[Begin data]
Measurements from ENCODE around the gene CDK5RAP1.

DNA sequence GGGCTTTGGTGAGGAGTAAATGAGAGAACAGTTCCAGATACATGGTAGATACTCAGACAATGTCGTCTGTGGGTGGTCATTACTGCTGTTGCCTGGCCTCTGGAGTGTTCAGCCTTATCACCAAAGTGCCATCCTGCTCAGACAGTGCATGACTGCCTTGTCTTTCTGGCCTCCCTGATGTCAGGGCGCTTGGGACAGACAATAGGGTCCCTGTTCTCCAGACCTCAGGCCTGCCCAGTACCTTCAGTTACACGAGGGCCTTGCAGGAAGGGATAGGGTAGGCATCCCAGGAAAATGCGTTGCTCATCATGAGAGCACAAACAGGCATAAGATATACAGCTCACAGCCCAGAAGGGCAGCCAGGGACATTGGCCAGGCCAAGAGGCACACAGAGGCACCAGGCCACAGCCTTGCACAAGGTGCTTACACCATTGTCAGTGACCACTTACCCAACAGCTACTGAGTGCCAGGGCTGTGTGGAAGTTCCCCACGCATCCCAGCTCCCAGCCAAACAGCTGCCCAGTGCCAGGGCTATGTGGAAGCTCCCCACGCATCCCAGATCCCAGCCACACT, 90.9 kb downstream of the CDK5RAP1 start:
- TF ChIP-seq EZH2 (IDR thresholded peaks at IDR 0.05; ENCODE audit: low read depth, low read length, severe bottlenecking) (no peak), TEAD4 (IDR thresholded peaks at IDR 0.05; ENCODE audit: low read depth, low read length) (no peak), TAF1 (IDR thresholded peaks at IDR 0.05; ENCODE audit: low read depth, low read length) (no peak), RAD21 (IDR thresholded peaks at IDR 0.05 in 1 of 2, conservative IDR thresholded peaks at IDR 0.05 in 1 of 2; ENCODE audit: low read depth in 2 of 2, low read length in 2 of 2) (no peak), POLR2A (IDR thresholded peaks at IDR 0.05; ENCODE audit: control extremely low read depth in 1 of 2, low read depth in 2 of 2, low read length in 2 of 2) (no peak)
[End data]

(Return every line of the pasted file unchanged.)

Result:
Measurements from ENCODE around the gene CDK5RAP1.

DNA sequence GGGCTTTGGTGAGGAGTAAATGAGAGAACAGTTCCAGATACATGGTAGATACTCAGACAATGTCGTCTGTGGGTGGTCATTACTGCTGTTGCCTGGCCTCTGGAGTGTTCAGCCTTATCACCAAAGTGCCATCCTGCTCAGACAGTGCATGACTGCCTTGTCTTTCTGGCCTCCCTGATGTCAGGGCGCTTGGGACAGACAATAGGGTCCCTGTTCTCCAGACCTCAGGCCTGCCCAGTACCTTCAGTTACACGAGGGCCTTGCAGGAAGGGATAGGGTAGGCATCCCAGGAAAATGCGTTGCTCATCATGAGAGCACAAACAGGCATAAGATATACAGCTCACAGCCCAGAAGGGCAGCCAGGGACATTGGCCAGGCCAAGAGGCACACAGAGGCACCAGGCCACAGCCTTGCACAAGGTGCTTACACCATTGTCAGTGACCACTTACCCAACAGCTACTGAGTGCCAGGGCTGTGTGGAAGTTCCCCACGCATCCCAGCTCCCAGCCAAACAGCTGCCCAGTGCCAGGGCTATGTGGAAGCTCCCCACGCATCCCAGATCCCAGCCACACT, 90.9 kb downstream of the CDK5RAP1 start:
- TF ChIP-seq EZH2 (IDR thresholded peaks at IDR 0.05; ENCODE audit: low read depth, low read length, severe bottlenecking) (no peak), TEAD4 (IDR thresholded peaks at IDR 0.05; ENCODE audit: low read depth, low read length) (no peak), TAF1 (IDR thresholded peaks at IDR 0.05; ENCODE audit: low read depth, low read length) (no peak), RAD21 (IDR thresholded peaks at IDR 0.05 in 1 of 2, conservative IDR thresholded peaks at IDR 0.05 in 1 of 2; ENCODE audit: low read depth in 2 of 2, low read length in 2 of 2) (no peak), POLR2A (IDR thresholded peaks at IDR 0.05; ENCODE audit: control extremely low read depth in 1 of 2, low read depth in 2 of 2, low read length in 2 of 2) (no peak)